The UN Security Council has voted unanimously to impose sanctions on Libyan leader Muammar Gaddafi, his five adult children and top associates.
Voting after a day of discussions - interrupted at times for consultations with home capitals - council members agreed to freeze the assets of Col Gaddafi, his four sons and one daughter, and to ban travel by the whole family plus 10 close associates.
The day was consumed mainly with haggling behind closed doors over language to refer Libya's violent crackdown on protesters to the International Criminal Court for investigation of possible crimes against humanity.
All 15 nations on the council ultimately approved referring the case to the permanent war crimes tribunal.
The council said its actions were aimed at "deploring the gross and systematic violation of human rights, including the repression of peaceful demonstrators".
And members expressed concern about civilian deaths, "rejecting unequivocally the incitement to hostility and violence against the civilian population made from the highest level of the Libyan government".
The uprising that began on February 15 has swept over nearly the entire eastern half of the country, breaking cities there out of his regime's hold.
Mr Gaddafi and his backers continue to hold the capital Tripoli and have threatened to put down protests aggressively.
There have been reports that Col Gaddafi's government forces have been firing indiscriminately on peaceful protesters and that as many as 1,000 people have died.
Council members did not consider imposing a no-fly zone over Libya, and no UN-sanctioned military action was planned. Nato also has ruled out any intervention in Libya.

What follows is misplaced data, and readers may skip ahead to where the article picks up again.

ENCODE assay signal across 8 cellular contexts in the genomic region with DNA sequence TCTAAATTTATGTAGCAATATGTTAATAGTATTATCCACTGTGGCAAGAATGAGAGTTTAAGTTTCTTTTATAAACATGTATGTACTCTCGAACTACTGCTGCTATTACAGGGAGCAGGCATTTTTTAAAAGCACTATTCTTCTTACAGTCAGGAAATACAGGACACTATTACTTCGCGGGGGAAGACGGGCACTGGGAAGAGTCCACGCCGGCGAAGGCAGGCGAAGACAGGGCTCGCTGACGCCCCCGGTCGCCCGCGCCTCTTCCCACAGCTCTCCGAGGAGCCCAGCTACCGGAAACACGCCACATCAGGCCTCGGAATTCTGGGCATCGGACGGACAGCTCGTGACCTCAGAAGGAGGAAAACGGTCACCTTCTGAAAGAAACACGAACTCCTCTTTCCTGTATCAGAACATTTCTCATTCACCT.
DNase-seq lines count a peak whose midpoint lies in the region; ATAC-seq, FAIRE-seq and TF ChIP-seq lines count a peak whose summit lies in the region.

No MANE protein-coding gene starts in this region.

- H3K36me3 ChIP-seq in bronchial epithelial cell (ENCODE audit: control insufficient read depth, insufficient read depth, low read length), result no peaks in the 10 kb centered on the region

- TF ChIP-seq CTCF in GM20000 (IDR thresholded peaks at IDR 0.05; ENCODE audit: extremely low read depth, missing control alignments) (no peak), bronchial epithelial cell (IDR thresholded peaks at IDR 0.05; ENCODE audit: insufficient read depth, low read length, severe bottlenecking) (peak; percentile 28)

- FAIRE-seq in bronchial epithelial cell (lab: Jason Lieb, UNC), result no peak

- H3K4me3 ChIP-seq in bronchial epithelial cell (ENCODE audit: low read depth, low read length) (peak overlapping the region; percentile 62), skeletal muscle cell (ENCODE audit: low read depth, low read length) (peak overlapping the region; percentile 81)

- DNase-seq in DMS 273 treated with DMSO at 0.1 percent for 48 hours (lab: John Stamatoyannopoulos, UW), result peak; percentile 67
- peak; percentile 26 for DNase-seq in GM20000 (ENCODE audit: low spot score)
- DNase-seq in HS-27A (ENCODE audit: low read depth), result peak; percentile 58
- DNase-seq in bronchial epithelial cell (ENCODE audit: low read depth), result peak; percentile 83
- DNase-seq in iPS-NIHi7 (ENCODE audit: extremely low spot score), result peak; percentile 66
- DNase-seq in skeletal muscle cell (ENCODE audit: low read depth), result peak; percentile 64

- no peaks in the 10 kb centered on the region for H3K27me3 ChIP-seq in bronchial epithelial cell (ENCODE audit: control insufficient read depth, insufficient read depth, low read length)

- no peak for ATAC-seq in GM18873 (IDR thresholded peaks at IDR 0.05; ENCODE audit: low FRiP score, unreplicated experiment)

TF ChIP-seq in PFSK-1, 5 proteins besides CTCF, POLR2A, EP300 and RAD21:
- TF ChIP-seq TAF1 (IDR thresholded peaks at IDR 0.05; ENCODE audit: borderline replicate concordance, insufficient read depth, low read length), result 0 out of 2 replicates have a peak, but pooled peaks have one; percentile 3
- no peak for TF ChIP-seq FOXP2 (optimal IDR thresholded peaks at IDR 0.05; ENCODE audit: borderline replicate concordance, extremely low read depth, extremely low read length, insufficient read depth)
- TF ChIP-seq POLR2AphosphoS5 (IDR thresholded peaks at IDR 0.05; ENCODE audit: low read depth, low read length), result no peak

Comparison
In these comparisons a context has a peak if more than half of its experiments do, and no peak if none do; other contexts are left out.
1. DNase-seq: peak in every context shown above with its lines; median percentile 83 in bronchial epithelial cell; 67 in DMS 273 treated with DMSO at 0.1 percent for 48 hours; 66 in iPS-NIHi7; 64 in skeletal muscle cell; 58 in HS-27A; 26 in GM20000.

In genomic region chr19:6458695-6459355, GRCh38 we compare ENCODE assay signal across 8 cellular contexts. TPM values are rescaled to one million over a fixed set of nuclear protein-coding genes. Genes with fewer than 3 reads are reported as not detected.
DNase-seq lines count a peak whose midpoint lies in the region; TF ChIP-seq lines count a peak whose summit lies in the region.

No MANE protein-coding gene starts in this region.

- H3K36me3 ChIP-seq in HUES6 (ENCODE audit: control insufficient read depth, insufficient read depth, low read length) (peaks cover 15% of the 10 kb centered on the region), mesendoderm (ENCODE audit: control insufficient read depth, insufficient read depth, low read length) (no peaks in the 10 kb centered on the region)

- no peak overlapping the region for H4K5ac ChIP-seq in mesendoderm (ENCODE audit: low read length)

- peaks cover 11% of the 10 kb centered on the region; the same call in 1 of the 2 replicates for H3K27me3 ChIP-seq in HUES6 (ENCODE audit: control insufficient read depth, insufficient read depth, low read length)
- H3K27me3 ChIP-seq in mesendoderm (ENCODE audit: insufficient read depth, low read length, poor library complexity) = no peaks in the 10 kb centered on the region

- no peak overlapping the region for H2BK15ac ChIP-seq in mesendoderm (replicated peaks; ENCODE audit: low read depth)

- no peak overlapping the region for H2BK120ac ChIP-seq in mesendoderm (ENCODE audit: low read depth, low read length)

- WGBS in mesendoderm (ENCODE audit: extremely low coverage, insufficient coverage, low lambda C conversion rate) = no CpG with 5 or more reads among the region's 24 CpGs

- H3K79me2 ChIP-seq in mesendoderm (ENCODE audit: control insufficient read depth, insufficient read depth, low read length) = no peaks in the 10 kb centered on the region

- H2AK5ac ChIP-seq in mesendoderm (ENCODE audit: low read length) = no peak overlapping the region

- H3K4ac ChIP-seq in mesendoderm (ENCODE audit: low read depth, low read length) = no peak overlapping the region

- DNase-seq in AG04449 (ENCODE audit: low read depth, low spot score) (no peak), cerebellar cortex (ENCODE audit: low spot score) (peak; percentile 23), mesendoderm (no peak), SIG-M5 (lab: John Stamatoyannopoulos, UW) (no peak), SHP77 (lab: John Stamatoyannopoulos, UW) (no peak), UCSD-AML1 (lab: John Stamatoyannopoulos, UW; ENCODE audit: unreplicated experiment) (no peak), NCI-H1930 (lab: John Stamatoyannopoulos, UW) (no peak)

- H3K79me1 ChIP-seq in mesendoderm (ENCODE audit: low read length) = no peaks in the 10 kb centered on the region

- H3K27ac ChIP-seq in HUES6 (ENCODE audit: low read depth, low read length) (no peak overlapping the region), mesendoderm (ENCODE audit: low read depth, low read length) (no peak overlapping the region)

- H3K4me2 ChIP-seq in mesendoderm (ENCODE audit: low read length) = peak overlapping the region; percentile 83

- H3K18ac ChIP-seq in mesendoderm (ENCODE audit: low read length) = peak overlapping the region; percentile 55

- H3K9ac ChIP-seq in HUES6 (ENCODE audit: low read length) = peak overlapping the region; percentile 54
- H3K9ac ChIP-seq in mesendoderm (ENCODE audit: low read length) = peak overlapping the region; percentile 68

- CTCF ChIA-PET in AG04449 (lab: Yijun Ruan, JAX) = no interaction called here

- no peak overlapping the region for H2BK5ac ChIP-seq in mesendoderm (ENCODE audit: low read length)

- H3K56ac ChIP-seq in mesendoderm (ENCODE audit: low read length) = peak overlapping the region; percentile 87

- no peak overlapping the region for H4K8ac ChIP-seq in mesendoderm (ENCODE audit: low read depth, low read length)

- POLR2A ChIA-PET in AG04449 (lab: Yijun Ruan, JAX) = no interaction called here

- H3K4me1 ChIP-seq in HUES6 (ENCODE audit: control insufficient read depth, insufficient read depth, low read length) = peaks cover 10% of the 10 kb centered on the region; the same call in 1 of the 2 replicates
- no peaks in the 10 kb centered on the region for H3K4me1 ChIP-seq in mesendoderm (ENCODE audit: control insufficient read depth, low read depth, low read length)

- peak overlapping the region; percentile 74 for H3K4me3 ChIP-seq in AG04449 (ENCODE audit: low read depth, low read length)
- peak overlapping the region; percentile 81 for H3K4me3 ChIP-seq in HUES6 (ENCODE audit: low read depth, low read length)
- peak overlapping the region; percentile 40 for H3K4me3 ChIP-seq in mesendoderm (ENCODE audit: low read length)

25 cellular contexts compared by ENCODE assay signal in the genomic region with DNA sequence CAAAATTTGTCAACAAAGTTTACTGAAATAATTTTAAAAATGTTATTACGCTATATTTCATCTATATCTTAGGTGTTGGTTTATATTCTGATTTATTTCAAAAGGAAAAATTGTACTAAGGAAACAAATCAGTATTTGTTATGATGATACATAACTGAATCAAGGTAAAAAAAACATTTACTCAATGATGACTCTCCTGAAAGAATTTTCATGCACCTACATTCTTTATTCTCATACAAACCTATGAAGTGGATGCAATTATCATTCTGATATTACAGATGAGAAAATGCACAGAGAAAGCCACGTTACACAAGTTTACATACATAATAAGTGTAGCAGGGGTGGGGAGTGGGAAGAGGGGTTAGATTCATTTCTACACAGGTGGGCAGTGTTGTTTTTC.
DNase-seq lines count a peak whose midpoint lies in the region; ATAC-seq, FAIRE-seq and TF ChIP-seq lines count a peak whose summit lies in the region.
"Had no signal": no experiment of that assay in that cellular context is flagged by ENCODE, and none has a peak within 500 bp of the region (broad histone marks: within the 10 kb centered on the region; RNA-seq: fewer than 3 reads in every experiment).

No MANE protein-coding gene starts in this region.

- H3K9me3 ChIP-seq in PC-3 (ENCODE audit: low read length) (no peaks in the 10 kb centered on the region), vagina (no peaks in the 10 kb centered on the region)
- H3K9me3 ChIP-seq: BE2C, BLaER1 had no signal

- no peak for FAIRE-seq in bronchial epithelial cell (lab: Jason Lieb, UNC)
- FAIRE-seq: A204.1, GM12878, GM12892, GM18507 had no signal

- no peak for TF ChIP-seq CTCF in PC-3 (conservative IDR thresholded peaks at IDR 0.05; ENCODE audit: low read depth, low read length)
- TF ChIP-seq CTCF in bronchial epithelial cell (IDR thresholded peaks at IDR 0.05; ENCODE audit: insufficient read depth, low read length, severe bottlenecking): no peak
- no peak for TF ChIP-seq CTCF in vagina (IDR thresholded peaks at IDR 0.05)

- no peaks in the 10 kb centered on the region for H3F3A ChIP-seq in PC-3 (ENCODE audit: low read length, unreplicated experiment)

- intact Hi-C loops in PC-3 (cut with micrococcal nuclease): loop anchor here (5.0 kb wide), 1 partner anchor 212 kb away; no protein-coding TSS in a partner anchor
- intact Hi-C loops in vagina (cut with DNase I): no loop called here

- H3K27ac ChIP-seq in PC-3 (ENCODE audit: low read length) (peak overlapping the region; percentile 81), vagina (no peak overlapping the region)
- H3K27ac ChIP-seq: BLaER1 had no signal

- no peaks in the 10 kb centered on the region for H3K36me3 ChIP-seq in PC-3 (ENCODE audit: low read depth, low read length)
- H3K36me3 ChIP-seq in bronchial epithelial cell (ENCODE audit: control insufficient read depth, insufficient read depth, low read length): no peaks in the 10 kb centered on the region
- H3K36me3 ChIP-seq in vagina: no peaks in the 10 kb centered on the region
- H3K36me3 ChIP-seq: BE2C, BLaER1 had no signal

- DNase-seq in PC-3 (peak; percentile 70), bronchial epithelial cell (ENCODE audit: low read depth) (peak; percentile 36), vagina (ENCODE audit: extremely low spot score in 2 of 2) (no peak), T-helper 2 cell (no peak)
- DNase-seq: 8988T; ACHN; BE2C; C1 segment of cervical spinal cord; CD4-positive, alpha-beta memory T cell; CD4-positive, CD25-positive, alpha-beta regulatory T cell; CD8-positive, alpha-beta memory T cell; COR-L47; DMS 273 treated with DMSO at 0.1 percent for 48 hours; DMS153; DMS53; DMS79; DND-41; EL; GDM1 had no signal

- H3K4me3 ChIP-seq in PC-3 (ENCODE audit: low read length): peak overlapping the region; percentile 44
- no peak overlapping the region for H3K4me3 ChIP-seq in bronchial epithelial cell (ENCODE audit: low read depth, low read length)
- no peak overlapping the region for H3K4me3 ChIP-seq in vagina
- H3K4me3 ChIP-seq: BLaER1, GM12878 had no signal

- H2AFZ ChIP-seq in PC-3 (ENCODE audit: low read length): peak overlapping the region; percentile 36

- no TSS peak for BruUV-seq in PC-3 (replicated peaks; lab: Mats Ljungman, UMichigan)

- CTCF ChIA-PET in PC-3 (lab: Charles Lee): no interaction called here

The Libyan mission to the UN, run by diplomats who have renounced Mr Gaddafi, told the council in a letter that it supported measures "to hold to account those responsible for the armed attacks against the Libyan civilians, including through the International Criminal Court".
The letter was signed by Ambassador Mohamed Shalgham, a former longtime Gaddafi supporter who had a dramatic change of heart after the crackdown worsened.
Mr Shalgham pleaded with the council on Friday to move quickly to halt the bloodshed in his country.
Yesterday, in Ankara, Turkey's prime minister Recep Tayyip Erdogan urged the council not to impose sanctions, warning that the Libyan people, not Mr Gaddafi's government, would suffer most.
Also yesterday, US President Barack Obama said in a telephone conversation with German Chancellor Angela Merkel that Col Gaddafi needs to do what's right for his country by "leaving now".
The White House on Friday announced sweeping new sanctions and temporarily abandoned its embassy in Tripoli as a final flight carrying American citizens left the embattled capital.
The US put an immediate freeze on all assets of the Libyan government held in American banks and other US institutions. The sanctions also freeze assets held by Mr Gaddafi and four of his children.
Col Gaddafi is no stranger to international isolation.
UN sanctions were slapped on his country after suspected Libyan agents planted a bomb that blew up Pan Am Flight 103 over the Scottish town of Lockerbie in 1988, killing 270 people, mostly Americans.
Libya accepted responsibility for the bombing in 2003 and pledged to end efforts to develop weapons of mass destruction.
The US and Libya in 2009 exchanged ambassadors for the first time in 35 years, after Libya paid about 2.7 billion US dollars in compensation to the families of the Lockerbie victims.
In Geneva on Friday, the UN Human Rights Council called for an investigation into possible crimes against humanity in Libya and recommended Libya's suspension from membership of the world body's top human rights body.
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